A Tallahassee woman who has assumed a unique character and appearance has won an international title through that portrayal. At the same time, she’s connecting with fans who have been bullied and degraded.
She seems an apparition from a fantasy film: a fire-engine red wig, chalky facial makeup, piercing ice-blue contact lenses in her eyes, a black leather Victorian bodice, spider, bat and coffin imagery all over this exotic costume. And she is actual royalty.
“I’m World Gothic Models’ Goth Queen, Alexandria Gothe,” she intoned by way of introduction.
Until recently, her stage name was “Barbie Gothe.” But Mattel, the company that makes Barbie Dolls, became a bit possessive over that name. So she merged her stage name with her given name to become “Alexandria Gothe,” which she admits is a bit more Goth anyway. Besides the spectacular get-up, Alexandria’s deep, husky voice is also attention grabbing. She attributed that to the same incident that put her on the Goth path many years ago.
“And I did get beaten very badly,” she said, recalling her abuse at the hands of other kids in her neighborhood. “I was beaten terribly. I was kicked in the throat that damaged my vocal cords forever and killed me basically. And I was thrown into a dumpster and some people pulled me out and got me to the hospital. I had to learn how to speak again. I was just 13 or 14. When I got out of it, I decided that nobody was going to shut me up ever again.”
She also learned that adopting weird, morbid persona was an effective shield against subsequent bullying.
“When I went to the cemetery, they were afraid,” she said, describing how she would seek refuge from her tormentors in the one place they feared following her. “Because it was back in the 80s and people were more religious and superstitious back then.”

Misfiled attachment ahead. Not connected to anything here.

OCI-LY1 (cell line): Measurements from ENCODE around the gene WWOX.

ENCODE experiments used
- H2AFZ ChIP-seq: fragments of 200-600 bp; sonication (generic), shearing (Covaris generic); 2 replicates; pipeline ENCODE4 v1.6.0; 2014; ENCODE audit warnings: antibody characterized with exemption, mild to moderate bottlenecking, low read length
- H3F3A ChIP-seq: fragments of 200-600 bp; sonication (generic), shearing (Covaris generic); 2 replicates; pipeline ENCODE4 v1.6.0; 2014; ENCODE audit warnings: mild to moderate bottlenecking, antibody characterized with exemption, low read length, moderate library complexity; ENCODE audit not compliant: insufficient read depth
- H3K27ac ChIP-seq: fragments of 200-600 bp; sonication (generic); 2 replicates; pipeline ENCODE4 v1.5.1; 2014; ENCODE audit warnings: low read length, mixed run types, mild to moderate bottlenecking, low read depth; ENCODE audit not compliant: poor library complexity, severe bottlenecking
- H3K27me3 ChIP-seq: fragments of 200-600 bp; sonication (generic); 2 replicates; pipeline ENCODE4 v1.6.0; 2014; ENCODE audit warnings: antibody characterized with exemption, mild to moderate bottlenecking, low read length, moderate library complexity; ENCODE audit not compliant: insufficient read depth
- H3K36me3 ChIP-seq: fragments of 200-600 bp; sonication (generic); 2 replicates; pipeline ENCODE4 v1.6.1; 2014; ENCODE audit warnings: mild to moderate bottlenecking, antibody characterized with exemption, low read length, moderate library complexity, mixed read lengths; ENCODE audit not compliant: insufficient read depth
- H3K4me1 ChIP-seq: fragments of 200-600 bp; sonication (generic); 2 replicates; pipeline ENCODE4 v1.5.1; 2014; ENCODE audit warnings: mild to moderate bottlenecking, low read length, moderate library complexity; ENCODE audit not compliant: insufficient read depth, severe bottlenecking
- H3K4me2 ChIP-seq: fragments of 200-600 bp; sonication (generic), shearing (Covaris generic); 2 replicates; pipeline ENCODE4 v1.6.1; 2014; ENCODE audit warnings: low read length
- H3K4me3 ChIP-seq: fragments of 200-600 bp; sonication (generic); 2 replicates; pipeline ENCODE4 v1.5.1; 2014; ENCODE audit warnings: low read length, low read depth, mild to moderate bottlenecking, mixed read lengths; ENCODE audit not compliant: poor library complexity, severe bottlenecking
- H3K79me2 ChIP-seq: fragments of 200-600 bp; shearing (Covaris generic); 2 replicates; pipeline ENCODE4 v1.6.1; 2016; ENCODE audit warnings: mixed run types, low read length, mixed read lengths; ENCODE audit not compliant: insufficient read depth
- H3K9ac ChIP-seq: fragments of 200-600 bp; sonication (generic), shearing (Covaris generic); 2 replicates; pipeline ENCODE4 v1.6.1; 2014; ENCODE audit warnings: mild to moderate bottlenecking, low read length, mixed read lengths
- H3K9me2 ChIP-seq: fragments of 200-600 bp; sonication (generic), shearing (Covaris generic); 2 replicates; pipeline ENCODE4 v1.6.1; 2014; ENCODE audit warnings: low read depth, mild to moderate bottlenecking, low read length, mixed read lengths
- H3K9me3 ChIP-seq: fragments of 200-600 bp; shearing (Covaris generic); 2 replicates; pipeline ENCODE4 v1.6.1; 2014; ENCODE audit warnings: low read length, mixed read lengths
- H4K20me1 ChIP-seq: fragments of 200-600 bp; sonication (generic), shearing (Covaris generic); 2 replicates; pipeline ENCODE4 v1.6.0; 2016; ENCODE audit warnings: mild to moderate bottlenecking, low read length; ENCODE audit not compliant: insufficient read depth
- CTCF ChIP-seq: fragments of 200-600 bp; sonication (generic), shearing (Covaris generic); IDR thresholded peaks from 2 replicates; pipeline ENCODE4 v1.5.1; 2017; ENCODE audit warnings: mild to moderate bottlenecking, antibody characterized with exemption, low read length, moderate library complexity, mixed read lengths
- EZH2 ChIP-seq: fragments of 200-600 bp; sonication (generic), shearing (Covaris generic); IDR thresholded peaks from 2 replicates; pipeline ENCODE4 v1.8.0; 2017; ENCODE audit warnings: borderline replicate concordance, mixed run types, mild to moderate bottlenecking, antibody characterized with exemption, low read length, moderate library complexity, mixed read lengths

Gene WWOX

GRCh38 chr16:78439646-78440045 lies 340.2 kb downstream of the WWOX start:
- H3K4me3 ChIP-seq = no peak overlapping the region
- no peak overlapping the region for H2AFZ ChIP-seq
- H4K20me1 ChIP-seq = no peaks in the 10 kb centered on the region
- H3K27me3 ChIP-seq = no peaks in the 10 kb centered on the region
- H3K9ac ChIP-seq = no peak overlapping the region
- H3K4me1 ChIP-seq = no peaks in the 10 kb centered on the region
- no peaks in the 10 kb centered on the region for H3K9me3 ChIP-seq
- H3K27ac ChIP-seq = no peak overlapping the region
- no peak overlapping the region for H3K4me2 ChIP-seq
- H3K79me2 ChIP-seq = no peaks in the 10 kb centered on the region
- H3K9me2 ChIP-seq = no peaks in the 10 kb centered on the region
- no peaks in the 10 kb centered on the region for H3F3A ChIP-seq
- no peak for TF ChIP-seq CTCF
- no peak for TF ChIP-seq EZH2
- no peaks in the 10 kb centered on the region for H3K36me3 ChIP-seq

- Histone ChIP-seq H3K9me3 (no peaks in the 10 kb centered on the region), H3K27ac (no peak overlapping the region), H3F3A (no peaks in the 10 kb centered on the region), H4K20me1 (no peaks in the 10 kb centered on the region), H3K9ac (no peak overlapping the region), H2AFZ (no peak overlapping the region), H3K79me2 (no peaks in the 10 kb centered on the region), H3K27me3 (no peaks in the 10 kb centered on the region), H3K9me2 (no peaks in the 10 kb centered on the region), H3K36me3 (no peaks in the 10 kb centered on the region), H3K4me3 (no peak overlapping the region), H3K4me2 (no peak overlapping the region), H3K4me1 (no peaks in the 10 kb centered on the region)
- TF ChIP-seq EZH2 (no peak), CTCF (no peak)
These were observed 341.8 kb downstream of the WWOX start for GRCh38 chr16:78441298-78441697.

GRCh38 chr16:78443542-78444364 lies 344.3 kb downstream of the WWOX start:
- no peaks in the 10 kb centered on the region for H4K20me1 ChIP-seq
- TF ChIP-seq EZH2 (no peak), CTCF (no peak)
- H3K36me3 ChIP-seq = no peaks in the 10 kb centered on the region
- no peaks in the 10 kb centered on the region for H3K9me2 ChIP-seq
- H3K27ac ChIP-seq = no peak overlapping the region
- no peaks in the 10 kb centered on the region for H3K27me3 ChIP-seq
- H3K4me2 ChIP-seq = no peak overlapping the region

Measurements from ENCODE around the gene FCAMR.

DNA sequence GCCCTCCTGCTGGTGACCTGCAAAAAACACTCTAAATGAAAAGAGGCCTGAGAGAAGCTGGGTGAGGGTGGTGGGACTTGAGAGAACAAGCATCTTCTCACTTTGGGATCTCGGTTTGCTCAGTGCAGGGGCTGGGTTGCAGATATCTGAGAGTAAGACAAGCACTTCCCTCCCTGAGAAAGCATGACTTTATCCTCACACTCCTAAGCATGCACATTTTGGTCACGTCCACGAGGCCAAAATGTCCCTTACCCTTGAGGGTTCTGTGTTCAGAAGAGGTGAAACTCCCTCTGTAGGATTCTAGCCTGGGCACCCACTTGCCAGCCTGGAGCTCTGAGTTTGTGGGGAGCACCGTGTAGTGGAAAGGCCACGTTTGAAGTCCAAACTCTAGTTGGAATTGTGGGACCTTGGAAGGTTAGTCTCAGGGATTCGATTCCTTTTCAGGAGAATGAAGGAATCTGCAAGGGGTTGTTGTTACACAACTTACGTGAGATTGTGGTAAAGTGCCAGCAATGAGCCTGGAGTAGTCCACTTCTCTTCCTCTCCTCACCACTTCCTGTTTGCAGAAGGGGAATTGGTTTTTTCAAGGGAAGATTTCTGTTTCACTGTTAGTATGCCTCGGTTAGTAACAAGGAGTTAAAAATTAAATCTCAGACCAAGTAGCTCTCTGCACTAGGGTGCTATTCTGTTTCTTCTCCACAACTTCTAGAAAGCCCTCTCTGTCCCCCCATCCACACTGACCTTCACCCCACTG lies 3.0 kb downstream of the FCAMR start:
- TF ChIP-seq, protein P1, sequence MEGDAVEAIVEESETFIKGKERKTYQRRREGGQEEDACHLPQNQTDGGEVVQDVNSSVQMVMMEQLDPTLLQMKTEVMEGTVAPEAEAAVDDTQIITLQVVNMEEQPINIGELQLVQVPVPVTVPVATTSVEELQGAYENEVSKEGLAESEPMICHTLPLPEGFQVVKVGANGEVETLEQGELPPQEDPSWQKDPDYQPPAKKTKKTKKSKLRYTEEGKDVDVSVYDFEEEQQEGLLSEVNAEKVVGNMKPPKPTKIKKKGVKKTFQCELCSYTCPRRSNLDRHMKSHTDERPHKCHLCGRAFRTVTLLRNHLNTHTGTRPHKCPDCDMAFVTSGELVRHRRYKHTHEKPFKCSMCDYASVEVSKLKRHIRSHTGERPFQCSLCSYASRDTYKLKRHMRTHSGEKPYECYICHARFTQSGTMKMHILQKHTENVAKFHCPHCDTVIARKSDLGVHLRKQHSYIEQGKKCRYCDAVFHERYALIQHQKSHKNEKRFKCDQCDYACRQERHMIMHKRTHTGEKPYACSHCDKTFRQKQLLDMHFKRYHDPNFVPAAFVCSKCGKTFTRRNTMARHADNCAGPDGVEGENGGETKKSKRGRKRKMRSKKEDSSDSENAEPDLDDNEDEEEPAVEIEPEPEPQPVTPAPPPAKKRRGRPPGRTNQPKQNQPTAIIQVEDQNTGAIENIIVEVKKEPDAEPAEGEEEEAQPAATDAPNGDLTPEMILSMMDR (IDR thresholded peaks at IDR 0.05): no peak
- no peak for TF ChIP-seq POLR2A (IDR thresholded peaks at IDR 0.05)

The exotic costumes and makeup followed. Alexandria typically stayed in character as much as possible, which she admitted could make day-to-day life a bit complicated.
“As I got older and I raised my kids the towns would get used to me when I moved in. But they still wouldn’t let me pick my kids up in front of the school. I had to go around because it would upset people. And they have the right to their opinion as much as I have the right and I respect that. So I’m cool with it, although some people say, ‘I’d be mad!’ But no, it upsets them and I have the right to do this and they have the right to be upset. Whatever.”
Other than that, Alexandria’s life remained relatively routine until she visited a dance club one night not long ago.
“So we went there to listen to some of the music that I listen to; 80s and 90s Gothic type of moody music. And while there a photographer started taking photographs saying, ‘I can get you published!’ And I was like, ‘Whatever; I’m a 46 year old grandmother,’ and he kept saying, ‘You’re amazing!’ And so I got published.”
The international buzz was quick in coming. The Goth ethos it seems is a much bigger deal in Europe than in America. Alexandria became involved with the World Gothic Models organization and, last year, entered its Goth Queen competition, one of 35 vying for the title.
“I beat out THE model who had been around since the 90s who had been allegedly THE Goth queen,” she remembered. “I whipped her solid by about 3,000 points. I had the most comments ever seen and blew it out of the water!”
It’s a title Alexandria still holds.
“The contest was supposed to run in June, but they did not run it this year. They kept me. I’m now Goth queen 2019 as well as 2018. That makes me historic and very famous; the only Goth queen without a year (in between title years.)”
She also picked up hometown accolades, including a congratulatory resolution from the Tallahassee City Commission. Now it’s a whirlwind of personnel appearances; a chore made all the more challenging as her earlier injuries preclude air travel. Alexandria’s legion of fans - overwhelmingly female - are attracted to her surprisingly sunny disposition and message of personal empowerment and self-actualization.
“I went out there and thought, ‘Okay, my background is in diagnostic psychology. There’s a lot of rampant mental illness and personality disorder, social insecurities because of all the social media. People have learned not to interact the way they should. And so I decided to start helping them to rebuild their lives if they can that way. And also to start helping them to accept difference. I can take my makeup off, but some people can’t and they are always going to be different. So we need to stop looking at the differences between us and start focusing on what makes us the same.”
All hail the Queen, Tallahassee’s own Alexandria Gothe!